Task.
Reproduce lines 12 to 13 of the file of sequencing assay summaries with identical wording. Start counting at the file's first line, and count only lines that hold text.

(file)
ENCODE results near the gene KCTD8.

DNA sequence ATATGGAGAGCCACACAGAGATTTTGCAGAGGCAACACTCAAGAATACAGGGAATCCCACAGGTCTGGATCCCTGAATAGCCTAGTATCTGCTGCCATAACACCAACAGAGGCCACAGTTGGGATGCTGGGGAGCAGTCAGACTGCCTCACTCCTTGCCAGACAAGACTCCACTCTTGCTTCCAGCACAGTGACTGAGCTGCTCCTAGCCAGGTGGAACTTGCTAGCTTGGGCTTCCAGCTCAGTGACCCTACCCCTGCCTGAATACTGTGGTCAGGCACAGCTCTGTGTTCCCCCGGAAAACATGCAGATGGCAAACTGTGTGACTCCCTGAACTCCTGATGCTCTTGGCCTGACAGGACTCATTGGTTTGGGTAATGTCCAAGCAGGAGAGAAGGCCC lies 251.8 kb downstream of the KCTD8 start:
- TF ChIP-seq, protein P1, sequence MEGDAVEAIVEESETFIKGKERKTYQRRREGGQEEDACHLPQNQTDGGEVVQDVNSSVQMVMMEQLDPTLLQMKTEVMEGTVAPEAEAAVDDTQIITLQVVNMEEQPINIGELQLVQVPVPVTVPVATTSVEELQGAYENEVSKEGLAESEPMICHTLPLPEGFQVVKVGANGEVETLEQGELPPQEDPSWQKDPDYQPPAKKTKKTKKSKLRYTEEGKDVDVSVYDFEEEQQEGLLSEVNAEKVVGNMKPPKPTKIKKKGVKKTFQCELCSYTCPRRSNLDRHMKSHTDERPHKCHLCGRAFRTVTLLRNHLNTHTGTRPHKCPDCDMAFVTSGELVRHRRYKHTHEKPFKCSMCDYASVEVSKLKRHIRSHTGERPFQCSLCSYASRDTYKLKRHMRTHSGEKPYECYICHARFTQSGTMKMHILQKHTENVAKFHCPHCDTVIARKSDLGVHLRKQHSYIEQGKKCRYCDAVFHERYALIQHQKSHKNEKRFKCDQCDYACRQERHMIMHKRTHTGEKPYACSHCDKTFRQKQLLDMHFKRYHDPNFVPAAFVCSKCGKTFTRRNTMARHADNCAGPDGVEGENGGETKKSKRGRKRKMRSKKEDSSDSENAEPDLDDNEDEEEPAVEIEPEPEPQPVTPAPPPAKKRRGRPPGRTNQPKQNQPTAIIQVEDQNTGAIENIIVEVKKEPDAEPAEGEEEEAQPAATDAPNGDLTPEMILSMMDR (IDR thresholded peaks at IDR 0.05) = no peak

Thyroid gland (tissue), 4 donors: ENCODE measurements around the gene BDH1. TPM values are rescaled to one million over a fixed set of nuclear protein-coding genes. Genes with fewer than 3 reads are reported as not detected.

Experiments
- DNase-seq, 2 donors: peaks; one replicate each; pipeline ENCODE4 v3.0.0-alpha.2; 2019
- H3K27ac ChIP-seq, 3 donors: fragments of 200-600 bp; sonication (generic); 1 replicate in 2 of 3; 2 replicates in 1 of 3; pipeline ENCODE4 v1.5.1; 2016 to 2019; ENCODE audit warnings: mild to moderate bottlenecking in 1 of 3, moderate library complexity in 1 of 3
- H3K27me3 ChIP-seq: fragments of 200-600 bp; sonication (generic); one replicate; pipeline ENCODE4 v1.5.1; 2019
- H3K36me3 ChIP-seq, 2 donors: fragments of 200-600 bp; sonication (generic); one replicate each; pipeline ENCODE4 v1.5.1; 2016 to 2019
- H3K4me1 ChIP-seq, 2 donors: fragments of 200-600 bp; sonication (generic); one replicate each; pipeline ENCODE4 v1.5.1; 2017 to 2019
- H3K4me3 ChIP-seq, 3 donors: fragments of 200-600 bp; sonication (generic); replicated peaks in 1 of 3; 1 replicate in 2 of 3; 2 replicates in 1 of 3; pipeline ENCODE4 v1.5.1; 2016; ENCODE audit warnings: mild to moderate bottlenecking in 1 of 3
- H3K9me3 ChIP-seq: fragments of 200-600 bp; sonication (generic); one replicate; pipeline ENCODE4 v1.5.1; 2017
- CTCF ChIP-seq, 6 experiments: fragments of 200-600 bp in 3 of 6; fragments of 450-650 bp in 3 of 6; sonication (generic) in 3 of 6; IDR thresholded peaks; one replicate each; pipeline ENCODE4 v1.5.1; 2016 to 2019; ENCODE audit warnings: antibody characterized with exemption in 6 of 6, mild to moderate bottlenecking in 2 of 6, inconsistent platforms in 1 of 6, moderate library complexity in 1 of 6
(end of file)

- H3K9me3 ChIP-seq: fragments of 200-600 bp; sonication (generic); one replicate; pipeline ENCODE4 v1.5.1; 2017
- CTCF ChIP-seq, 6 experiments: fragments of 200-600 bp in 3 of 6; fragments of 450-650 bp in 3 of 6; sonication (generic) in 3 of 6; IDR thresholded peaks; one replicate each; pipeline ENCODE4 v1.5.1; 2016 to 2019; ENCODE audit warnings: antibody characterized with exemption in 6 of 6, mild to moderate bottlenecking in 2 of 6, inconsistent platforms in 1 of 6, moderate library complexity in 1 of 6